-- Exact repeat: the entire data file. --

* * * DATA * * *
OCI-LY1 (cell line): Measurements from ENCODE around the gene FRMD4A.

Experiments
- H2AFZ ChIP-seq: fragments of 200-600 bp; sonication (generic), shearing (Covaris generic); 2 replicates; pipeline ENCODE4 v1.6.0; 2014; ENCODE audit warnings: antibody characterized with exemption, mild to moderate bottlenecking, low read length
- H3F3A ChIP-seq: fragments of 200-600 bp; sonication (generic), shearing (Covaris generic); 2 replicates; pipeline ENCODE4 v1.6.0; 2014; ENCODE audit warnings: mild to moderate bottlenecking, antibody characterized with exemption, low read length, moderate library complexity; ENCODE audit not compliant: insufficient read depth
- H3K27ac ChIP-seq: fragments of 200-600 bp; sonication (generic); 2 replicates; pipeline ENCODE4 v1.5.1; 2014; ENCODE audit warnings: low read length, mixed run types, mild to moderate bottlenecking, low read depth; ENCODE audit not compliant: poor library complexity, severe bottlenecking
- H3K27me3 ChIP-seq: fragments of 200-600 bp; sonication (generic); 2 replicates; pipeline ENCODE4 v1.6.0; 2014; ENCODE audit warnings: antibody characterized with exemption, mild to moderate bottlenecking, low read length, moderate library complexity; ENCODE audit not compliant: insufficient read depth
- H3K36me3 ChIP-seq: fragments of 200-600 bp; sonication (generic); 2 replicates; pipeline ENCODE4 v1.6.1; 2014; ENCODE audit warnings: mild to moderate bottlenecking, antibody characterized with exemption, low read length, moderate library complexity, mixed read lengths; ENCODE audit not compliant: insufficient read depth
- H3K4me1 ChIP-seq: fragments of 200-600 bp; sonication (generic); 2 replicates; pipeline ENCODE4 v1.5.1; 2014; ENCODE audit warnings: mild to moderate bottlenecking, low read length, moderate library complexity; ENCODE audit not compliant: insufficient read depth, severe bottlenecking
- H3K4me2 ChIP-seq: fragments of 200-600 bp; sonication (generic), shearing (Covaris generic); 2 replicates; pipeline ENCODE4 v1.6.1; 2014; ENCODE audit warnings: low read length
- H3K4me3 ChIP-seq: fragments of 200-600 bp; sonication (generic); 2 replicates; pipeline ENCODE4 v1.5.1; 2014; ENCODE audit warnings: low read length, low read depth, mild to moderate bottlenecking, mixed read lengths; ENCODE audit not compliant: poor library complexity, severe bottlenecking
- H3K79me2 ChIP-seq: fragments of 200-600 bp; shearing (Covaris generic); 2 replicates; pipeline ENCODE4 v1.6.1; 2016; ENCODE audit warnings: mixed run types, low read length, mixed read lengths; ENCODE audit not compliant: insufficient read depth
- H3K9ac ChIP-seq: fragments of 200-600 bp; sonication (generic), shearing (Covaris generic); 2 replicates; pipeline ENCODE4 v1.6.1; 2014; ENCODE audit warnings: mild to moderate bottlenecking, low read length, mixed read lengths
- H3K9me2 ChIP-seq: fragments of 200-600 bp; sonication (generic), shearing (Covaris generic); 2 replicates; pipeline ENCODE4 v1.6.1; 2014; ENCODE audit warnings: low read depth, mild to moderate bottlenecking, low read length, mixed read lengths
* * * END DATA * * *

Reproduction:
OCI-LY1 (cell line): Measurements from ENCODE around the gene FRMD4A.

Experiments
- H2AFZ ChIP-seq: fragments of 200-600 bp; sonication (generic), shearing (Covaris generic); 2 replicates; pipeline ENCODE4 v1.6.0; 2014; ENCODE audit warnings: antibody characterized with exemption, mild to moderate bottlenecking, low read length
- H3F3A ChIP-seq: fragments of 200-600 bp; sonication (generic), shearing (Covaris generic); 2 replicates; pipeline ENCODE4 v1.6.0; 2014; ENCODE audit warnings: mild to moderate bottlenecking, antibody characterized with exemption, low read length, moderate library complexity; ENCODE audit not compliant: insufficient read depth
- H3K27ac ChIP-seq: fragments of 200-600 bp; sonication (generic); 2 replicates; pipeline ENCODE4 v1.5.1; 2014; ENCODE audit warnings: low read length, mixed run types, mild to moderate bottlenecking, low read depth; ENCODE audit not compliant: poor library complexity, severe bottlenecking
- H3K27me3 ChIP-seq: fragments of 200-600 bp; sonication (generic); 2 replicates; pipeline ENCODE4 v1.6.0; 2014; ENCODE audit warnings: antibody characterized with exemption, mild to moderate bottlenecking, low read length, moderate library complexity; ENCODE audit not compliant: insufficient read depth
- H3K36me3 ChIP-seq: fragments of 200-600 bp; sonication (generic); 2 replicates; pipeline ENCODE4 v1.6.1; 2014; ENCODE audit warnings: mild to moderate bottlenecking, antibody characterized with exemption, low read length, moderate library complexity, mixed read lengths; ENCODE audit not compliant: insufficient read depth
- H3K4me1 ChIP-seq: fragments of 200-600 bp; sonication (generic); 2 replicates; pipeline ENCODE4 v1.5.1; 2014; ENCODE audit warnings: mild to moderate bottlenecking, low read length, moderate library complexity; ENCODE audit not compliant: insufficient read depth, severe bottlenecking
- H3K4me2 ChIP-seq: fragments of 200-600 bp; sonication (generic), shearing (Covaris generic); 2 replicates; pipeline ENCODE4 v1.6.1; 2014; ENCODE audit warnings: low read length
- H3K4me3 ChIP-seq: fragments of 200-600 bp; sonication (generic); 2 replicates; pipeline ENCODE4 v1.5.1; 2014; ENCODE audit warnings: low read length, low read depth, mild to moderate bottlenecking, mixed read lengths; ENCODE audit not compliant: poor library complexity, severe bottlenecking
- H3K79me2 ChIP-seq: fragments of 200-600 bp; shearing (Covaris generic); 2 replicates; pipeline ENCODE4 v1.6.1; 2016; ENCODE audit warnings: mixed run types, low read length, mixed read lengths; ENCODE audit not compliant: insufficient read depth
- H3K9ac ChIP-seq: fragments of 200-600 bp; sonication (generic), shearing (Covaris generic); 2 replicates; pipeline ENCODE4 v1.6.1; 2014; ENCODE audit warnings: mild to moderate bottlenecking, low read length, mixed read lengths
- H3K9me2 ChIP-seq: fragments of 200-600 bp; sonication (generic), shearing (Covaris generic); 2 replicates; pipeline ENCODE4 v1.6.1; 2014; ENCODE audit warnings: low read depth, mild to moderate bottlenecking, low read length, mixed read lengths